External quality assessment scheme for influenza virus detection, isolation and culture for the European Reference Laboratory Network for Human Influenza, 2013

technical report external quality assessment
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European Centre for Disease Prevention and Control. External quality assessment scheme for influenza virus detection, isolation and culture for the European Reference Laboratory Network for Human Influenza – 2013. Stockholm: ECDC; 2014.

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​In September/October 2013, the European Reference Laboratory Network for Human Influenza (ERLI-Net) conducted an external quality assessment (EQA) for the rapid detection of influenza virus, its isolation and culture. The objectives of the exercise were to a) measure the performance of participating laboratories through an independent mechanism and b) assess the capacity and performance of the laboratory network.
Thirty-six laboratories from 29 European countries participated in the exercise. Each participant received a panel of ten coded samples of influenza A and B viruses that are circulating, or have recently circulated, in humans. The proportion of laboratories achieving the maximum rapid detection proficiency score rose to 80% in 2013, compared with 76% in 2010 and 69% in 2008.

Executive summary

In September/October 2013, the European Reference Laboratory Network for Human Influenza (ERLI-Net; previously called CNRL) conducted an external quality assessment (EQA) for the rapid detection of influenza virus, its isolation, and culture. This was the third rapid detection and culture EQA panel for European influenza reference laboratories distributed by ERLI-Net since the European Influenza Surveillance Network (EISN) was established in 2008. The objectives of the exercise were to a) measure the performance of participating laboratories through an independent mechanism and b) provide whole network information on the capacity and capability for rapid detection by PCR, influenza virus culture, and strain characterisation within a defined reporting timeframe.

All ERLI-Net member laboratories were invited to participate. Thirty-six laboratories from 29 European countries participated in the exercise. Each participant received a panel of ten coded samples (including a negative sample) of influenza A and B viruses that are circulating, or have recently circulated, in humans. All participating laboratories returned results for rapid detection of influenza viruses using PCR or other methods. Results for influenza virus culture were returned by 30 of the 36 participating laboratories, with 26 reporting strain characterisation results.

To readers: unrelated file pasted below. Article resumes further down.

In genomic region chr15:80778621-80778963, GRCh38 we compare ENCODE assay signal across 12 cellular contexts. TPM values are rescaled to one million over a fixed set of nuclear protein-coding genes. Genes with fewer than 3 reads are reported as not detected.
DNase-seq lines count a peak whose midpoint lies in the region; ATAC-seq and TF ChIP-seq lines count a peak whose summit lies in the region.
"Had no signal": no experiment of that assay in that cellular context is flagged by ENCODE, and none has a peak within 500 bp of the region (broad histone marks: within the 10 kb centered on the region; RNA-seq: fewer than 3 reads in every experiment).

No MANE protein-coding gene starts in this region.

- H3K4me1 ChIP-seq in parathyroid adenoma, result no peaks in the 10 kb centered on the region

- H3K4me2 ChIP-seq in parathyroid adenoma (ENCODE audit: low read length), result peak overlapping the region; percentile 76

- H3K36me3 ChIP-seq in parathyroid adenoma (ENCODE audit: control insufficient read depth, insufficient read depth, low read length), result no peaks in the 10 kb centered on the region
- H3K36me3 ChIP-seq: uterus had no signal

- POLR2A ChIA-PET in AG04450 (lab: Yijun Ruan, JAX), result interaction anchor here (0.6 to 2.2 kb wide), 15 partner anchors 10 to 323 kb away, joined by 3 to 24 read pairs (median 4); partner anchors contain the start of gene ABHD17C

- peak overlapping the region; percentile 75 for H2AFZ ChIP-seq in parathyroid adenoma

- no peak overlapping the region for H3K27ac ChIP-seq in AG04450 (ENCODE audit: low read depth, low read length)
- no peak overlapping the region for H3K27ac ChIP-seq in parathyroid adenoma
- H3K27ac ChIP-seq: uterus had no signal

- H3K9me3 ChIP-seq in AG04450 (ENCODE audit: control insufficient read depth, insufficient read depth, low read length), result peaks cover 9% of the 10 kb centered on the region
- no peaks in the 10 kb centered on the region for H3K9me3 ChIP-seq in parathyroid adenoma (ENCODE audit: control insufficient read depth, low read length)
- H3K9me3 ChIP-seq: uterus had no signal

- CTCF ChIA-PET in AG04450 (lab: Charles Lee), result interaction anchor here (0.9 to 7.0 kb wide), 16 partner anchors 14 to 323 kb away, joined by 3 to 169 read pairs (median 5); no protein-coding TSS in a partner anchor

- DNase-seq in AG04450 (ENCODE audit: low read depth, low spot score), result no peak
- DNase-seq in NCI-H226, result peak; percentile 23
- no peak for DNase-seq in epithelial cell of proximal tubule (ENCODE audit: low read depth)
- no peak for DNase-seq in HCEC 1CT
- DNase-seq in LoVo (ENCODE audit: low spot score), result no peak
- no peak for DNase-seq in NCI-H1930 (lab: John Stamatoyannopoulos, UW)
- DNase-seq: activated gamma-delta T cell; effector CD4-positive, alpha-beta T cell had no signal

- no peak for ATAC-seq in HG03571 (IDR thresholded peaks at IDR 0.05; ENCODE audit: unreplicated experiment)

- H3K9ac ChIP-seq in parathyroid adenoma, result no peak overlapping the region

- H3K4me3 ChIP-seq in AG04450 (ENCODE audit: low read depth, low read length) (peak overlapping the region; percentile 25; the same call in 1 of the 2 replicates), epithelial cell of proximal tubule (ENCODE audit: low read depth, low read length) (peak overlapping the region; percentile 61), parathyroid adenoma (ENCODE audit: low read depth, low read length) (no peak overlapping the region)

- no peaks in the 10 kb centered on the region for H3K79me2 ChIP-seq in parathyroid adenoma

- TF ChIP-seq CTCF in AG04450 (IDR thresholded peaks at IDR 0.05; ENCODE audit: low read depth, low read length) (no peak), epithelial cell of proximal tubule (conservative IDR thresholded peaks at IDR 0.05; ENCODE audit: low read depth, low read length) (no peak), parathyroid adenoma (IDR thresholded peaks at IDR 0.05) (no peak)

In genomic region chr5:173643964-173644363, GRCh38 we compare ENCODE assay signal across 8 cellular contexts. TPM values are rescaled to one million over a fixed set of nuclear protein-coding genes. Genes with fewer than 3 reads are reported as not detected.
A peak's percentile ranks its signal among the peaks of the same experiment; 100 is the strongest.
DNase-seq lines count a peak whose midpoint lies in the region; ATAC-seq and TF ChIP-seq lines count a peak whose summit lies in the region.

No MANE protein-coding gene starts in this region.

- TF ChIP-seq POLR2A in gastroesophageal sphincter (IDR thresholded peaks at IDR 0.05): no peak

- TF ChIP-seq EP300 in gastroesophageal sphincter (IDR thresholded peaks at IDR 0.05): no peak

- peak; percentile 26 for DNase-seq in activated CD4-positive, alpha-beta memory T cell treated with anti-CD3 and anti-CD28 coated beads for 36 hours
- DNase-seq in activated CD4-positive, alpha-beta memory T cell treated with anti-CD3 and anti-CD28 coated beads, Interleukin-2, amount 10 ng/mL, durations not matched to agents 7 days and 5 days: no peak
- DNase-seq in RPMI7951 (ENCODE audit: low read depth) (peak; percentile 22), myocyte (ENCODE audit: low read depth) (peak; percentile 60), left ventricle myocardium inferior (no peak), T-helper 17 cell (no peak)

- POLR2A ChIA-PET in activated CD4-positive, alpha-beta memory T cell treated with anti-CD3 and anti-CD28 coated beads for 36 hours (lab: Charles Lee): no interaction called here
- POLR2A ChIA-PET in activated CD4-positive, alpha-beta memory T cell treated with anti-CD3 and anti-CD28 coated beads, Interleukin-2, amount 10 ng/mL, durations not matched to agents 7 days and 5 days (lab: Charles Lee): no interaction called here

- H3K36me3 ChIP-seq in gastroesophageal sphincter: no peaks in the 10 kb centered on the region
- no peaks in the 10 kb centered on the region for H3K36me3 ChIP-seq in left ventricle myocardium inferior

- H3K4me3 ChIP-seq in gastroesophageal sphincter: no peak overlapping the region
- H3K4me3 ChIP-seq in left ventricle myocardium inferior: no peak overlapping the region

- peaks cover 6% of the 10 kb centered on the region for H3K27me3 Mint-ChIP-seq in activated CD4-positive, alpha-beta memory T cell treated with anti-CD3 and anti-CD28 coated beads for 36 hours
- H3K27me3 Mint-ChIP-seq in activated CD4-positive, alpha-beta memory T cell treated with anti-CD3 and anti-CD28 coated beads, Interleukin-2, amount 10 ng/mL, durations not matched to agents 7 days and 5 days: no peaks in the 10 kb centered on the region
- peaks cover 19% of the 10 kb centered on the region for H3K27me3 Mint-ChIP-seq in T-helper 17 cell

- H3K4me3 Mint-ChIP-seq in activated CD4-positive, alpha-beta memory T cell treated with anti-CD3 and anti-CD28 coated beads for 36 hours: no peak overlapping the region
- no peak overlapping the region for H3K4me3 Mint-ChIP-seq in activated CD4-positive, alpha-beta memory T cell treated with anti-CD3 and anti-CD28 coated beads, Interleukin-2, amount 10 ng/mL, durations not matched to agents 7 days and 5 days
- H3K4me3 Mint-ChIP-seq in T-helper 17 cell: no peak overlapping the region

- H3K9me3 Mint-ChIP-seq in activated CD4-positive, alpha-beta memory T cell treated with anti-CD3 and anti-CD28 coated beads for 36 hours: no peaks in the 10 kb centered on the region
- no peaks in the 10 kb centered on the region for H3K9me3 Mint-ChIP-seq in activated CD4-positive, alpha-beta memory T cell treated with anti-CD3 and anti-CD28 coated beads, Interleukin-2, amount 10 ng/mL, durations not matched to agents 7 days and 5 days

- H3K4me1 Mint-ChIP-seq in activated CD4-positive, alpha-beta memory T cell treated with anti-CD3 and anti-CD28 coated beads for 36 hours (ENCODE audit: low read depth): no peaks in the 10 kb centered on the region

The proportion of laboratories achieving the maximum rapid detection proficiency score rose to 80% in 2013, compared with 76% in 2010 and 69% in 2008. There was particular improvement in the number of laboratories that were able to provide lineage determination for influenza B samples. Four false negative but no false positive samples were reported, which signifies an improvement from 2010 when three false negatives and two false positives were recorded, but still indicates possible sensitivity issues in some assays. Altogether, the panel was a comprehensive test of the laboratories’ ability to detect recently circulating influenza viruses.

Avian influenza A(H7N9) in humans was first reported in China in March 2013. Network laboratories rapidly worked to design and implement assays that would enable them to detect and type this emerging virus. The 2013 EQA provided the first opportunity to assess A(H7N9) detection capabilities across the European network, and it proved that the emergency response mechanism worked well. Thirty-three of the 36 laboratories were able to detect, type and subtype the A/Anhui/1/2013 virus while the remaining three laboratories detected a non-subtypeable influenza A virus.

The laboratories which returned virus culture results performed well, with detailed strain characterisation being reported in 80% of cases. Five laboratories failed to recover virus from a total of 11 samples, highlighting the necessity for optimal cell culture systems and procedures, informed by guidance from the network on current best practise. In total, the number of laboratories participating remained constant with thirty participating laboratories.

Previous improvements in strain characterisation were consolidated in 2013, with modest improvements to the average score compared with 2010: 27/30, as compared to 26.4/30 earlier. The majority of participating laboratories used haemagglutination inhibition (HI) assay to determine strain identity rather than sequencing, emphasising the need for high-quality virus culture to provide virus isolates for HI. Genetic characterisation (sequencing) was performed by 13 laboratories and resulted in very accurate characterisation (11 laboratories achieved full scores). Three training courses in sequencing techniques have been provided since 2010, with ten of the 13 laboratories (77%) attending. This may account for increased EQA participation and the high quality of results obtained with this technique.

Overall, the 2013 influenza virus rapid detection and culture EQA demonstrated a modest improvement in performance in culture and strain characterisation. Rapid detection also continued to improve, especially with influenza B virus lineage determination. One of the most encouraging aspects of the 2013 EQA panel was the fact that it emphasised the strength of the network and its constituent laboratories. This was demonstrated by the rapid development of testing capabilities for influenza A(H7N9) virus, which was reconfirmed in this quality assurance exercise.